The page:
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Posted Apr 30, 17 14:50 by Richard Hilty (rhilty)

Did they have speedboats in thos days?

This cover Left Montevideo on July 10, 1863. On the back is an orange half circular date stamp “London. EO/AU 31/63/0”. indicating the cover passed through London on the 31st of August. Although the Galway line steamer, Adriatic, left Liverpool on the 29th of August, two days before the London stamp was applied, it left Galway on the 1st of September and arrives in New York on the 12th of September, the date shown on the New York circular date stamp. The “Adriatic was the only ship to match this received date. No other ships even come close. The question is, did the cover go from London to Galway instead of Liverpool and catch up with the Adriatic in one day and if it did, why. Or, where in the markings was a mistake made?

To make matters more interesting, the “NEW YORK…/SEP/12” circular date stamp conflicts with the docketing which indicates the cover was receive on the 11th, a day earlier. Any ideas?


Posted Apr 30, 17 14:11 by Bernard Biales (bernard b)

blue 1c

Apologies to the Chronice..  I was referring to the artiicle Richard was referring to.  Not the Zlowe article.
The new Chronicle does have a wonderful picture of a 179X rate table, though the accompanying analysis is partly wrong.  
The myth that the last date for the small Boston paid is JAN 15 is propogated.  It probably only matters to one very serious collector.

Posted Apr 30, 17 9:32 by Richard Frajola (frajola)

Blue Paper

I likely made a mistake regarding my original mention of "blue paper" article. Probably it was something in the Collectors Club Philatelist that came last week ... it was fresh on my mind when I came across the cover.

On the "blue paper" article I remember not being particularly impressed with the various theories and  "proofs" presented by the author. I don't think the author was David Zlowe. Sorry.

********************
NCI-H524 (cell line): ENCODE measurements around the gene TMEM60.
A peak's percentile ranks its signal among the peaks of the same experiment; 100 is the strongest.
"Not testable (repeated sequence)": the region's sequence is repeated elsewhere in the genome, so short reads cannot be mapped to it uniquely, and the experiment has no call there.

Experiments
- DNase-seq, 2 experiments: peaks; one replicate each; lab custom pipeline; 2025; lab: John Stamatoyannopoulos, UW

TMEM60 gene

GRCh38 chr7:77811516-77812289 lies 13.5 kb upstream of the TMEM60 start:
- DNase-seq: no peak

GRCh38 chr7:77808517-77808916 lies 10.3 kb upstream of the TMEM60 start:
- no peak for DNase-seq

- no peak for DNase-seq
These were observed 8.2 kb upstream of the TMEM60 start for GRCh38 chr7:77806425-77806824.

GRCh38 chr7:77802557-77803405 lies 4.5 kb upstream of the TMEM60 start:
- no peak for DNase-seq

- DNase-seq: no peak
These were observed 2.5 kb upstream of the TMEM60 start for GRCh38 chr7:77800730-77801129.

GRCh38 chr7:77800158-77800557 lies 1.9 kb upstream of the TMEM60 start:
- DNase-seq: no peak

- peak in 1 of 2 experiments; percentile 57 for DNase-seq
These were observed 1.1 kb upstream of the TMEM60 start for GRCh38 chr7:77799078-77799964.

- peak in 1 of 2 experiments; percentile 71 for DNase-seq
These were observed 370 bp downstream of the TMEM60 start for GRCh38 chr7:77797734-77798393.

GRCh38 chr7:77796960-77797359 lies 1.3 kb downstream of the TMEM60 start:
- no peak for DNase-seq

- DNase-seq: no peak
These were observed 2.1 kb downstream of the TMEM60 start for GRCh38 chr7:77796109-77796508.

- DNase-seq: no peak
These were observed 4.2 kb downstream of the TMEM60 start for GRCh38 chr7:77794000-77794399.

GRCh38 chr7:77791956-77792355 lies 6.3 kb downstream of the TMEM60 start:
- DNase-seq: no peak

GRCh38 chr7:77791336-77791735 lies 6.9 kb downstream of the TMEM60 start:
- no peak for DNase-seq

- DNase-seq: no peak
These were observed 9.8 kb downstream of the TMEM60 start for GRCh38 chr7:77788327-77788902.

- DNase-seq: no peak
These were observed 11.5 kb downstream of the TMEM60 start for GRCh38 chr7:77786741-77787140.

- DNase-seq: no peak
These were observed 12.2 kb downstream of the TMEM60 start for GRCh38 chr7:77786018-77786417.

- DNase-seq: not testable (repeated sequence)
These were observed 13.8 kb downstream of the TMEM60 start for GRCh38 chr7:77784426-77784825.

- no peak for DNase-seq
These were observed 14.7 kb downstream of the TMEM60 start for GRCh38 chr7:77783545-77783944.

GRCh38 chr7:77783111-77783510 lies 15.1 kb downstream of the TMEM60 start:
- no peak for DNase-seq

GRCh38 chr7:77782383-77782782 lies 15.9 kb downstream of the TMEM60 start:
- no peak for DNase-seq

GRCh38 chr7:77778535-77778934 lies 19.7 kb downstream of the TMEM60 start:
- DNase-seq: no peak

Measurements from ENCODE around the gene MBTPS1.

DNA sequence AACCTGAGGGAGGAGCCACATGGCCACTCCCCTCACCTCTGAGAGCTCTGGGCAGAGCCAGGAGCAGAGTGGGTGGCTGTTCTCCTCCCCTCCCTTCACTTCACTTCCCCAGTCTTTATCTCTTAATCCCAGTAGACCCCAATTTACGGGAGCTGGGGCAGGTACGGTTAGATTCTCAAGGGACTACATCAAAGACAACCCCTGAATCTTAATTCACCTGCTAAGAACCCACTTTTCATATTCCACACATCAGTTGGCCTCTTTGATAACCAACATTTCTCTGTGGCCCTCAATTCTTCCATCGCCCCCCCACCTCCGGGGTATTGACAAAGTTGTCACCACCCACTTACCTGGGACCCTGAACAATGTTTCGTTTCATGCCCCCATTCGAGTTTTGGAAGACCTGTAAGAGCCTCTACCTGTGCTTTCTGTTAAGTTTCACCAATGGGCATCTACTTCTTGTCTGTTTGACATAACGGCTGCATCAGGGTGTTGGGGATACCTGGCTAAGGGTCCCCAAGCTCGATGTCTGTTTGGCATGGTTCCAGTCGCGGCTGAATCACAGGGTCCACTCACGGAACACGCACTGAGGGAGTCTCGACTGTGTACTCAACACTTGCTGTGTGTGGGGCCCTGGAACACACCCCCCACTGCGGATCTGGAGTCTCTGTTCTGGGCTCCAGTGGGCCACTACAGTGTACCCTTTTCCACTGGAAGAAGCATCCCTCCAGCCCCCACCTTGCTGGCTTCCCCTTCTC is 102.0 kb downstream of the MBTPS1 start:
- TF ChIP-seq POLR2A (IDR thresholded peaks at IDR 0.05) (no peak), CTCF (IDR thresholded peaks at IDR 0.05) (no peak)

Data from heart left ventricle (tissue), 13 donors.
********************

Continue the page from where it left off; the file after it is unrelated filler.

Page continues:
Posted Apr 30, 17 9:17 by richard babcock (babcock)


Wax seals on the reverse, Thank you.


Posted Apr 30, 17 7:47 by Richard Drews (bear427)


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For full Palmares use this link:


Posted Apr 30, 17 0:23 by David Zlowe (dzlowe)

Say What?

Please provide the issue and page citation for the "Society" article to which you refer, Bernard.  The only such recent article is in the Collectors Club (NY) Philatelist, and that organization is not usually referred to as the "Society," right?  I have just enjoyed the recent issue of the USPCS's Chronicle, and it contains no article about inking.

Posted Apr 30, 17 0:05 by Bernard Biales (bernard b)


That triangular blotch is kind of big to conform to a part of a stamp image.  Also, I woulda thunk it would take quite a bit of pressure to pull out that much ink.  I do not claim it is impossible, but just problematic.
I have given a quick run through the recent overall blue coloration article.  There are some very interesting ideas in there.  Also, some pretty poor ones.  Again, the failure of the Classics society to provide proper review results in a mess.

Posted Apr 29, 17 21:08 by Ken Lawrence (kenlawrence)

not pressman

Being an old union man (but not a journeyman printer) I wish to advise that a pressman operates a letterpress, lithographic press, or stencil press. The men who printed line-engraved intaglio stamps were and are plate printers, not pressmen.

Plate printers seldom touched the paper on which they printed (because their hands were bathed in ink) so those prints are rare exceptions. Usually the printer's helper laid the paper on the inked plate, and the blanket on the paper, and removed them after the print was pulled.

Posted Apr 29, 17 19:43 by Richard Drews (bear427)


Yes, it can. I have another stamp that hasn't been scanned that shows transfer.


Posted Apr 29, 17 19:27 by Matthew Healey (matthewhealey)


Just a thought - could a pressman's thumb act as a transfer device, picking up the stamp image from the inked position 1 and setting it down, offset-style, in the margin?

Posted Apr 29, 17 18:37 by Barry Jablon (friday)


Detail of a cover just posted.


Posted Apr 29, 17 18:37 by Farley Katz (navalon)

Besides the fingerprint

There is more here than just the fingerprint.  It looks like there is a duplication of some part of the central oval, complete with the little horizontal lines that form the background.  See A & B.  Not sure how this occurred. Perhaps an offset from something the printer was messing with when he left his print.


Posted Apr 29, 17 18:30 by Richard Drews (bear427)


See the latest Rumsey auction for a fingerprint. Lot 1803.


Posted Apr 29, 17 18:18 by David Zlowe (dzlowe)

1-cent Ink


That's a great/fun cover and stamp!

A recent CCNY Philatelist has a cover article discussing the ink "staining" phenomenon.  Your readers may wish to know that there is a considerable rebuttal that could be made to the assertions therein, however.  My articles last year in the Chronicle addressed, more specifically, relief bruises on the stamp image and in the interstices of the entries on the perforate plates.